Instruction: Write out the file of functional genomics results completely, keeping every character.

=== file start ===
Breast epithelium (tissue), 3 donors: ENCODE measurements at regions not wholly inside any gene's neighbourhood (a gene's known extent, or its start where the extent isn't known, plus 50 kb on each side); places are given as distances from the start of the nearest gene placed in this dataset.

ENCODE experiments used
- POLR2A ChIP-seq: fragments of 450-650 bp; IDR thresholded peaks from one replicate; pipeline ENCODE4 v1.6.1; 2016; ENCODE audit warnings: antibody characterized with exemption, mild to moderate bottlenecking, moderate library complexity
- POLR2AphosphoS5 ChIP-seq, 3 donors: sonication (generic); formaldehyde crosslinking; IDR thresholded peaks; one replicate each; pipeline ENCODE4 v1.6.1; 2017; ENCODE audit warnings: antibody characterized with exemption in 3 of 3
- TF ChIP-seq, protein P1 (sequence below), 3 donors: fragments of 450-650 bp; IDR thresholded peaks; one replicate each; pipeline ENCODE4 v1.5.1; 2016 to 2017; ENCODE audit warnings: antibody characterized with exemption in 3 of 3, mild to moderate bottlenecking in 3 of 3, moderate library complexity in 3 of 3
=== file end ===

Breast epithelium (tissue), 3 donors: ENCODE measurements at regions not wholly inside any gene's neighbourhood (a gene's known extent, or its start where the extent isn't known, plus 50 kb on each side); places are given as distances from the start of the nearest gene placed in this dataset.

ENCODE experiments used
- POLR2A ChIP-seq: fragments of 450-650 bp; IDR thresholded peaks from one replicate; pipeline ENCODE4 v1.6.1; 2016; ENCODE audit warnings: antibody characterized with exemption, mild to moderate bottlenecking, moderate library complexity
- POLR2AphosphoS5 ChIP-seq, 3 donors: sonication (generic); formaldehyde crosslinking; IDR thresholded peaks; one replicate each; pipeline ENCODE4 v1.6.1; 2017; ENCODE audit warnings: antibody characterized with exemption in 3 of 3
- TF ChIP-seq, protein P1 (sequence below), 3 donors: fragments of 450-650 bp; IDR thresholded peaks; one replicate each; pipeline ENCODE4 v1.5.1; 2016 to 2017; ENCODE audit warnings: antibody characterized with exemption in 3 of 3, mild to moderate bottlenecking in 3 of 3, moderate library complexity in 3 of 3